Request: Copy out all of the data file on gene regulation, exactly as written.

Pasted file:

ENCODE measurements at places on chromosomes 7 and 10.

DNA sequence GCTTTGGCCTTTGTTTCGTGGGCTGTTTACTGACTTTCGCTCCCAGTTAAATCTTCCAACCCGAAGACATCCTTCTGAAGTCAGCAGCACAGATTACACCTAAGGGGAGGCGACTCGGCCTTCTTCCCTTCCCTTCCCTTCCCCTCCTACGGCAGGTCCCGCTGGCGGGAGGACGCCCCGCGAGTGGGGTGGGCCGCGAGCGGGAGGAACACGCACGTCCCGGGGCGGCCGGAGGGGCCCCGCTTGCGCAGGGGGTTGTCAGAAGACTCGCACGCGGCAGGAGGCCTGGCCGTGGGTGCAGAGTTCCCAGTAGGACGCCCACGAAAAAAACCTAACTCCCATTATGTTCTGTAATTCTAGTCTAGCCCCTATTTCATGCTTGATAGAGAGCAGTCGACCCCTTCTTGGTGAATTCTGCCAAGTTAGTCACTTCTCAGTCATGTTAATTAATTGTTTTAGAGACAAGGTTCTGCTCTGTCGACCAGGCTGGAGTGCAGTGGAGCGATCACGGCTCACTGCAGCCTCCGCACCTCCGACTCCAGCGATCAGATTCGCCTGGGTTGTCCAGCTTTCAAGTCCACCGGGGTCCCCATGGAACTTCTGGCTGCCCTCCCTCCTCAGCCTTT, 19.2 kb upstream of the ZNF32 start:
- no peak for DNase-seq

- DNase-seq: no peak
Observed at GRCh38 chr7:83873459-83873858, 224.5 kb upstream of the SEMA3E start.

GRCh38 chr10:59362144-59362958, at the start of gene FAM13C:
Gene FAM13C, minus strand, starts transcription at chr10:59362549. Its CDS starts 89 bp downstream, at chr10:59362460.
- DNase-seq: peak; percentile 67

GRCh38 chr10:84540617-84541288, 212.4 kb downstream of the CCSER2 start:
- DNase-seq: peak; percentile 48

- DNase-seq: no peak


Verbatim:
ENCODE measurements at places on chromosomes 7 and 10.

DNA sequence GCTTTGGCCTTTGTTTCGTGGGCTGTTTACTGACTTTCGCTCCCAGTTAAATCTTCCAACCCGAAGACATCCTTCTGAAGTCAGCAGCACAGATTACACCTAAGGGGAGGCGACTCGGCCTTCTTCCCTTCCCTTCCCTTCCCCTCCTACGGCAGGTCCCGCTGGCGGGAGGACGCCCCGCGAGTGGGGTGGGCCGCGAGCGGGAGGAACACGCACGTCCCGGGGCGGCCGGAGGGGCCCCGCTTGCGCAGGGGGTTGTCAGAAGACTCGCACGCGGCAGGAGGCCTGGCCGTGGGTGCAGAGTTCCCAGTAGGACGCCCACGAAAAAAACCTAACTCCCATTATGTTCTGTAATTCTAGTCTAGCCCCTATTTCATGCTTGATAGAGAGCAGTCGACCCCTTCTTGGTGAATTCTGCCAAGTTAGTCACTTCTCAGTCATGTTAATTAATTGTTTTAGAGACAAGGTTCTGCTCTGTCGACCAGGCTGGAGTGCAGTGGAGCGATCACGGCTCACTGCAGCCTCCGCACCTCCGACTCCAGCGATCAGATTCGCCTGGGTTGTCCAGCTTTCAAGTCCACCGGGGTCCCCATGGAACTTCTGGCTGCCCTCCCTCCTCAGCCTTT, 19.2 kb upstream of the ZNF32 start:
- no peak for DNase-seq

- DNase-seq: no peak
Observed at GRCh38 chr7:83873459-83873858, 224.5 kb upstream of the SEMA3E start.

GRCh38 chr10:59362144-59362958, at the start of gene FAM13C:
Gene FAM13C, minus strand, starts transcription at chr10:59362549. Its CDS starts 89 bp downstream, at chr10:59362460.
- DNase-seq: peak; percentile 67

GRCh38 chr10:84540617-84541288, 212.4 kb downstream of the CCSER2 start:
- DNase-seq: peak; percentile 48

- DNase-seq: no peak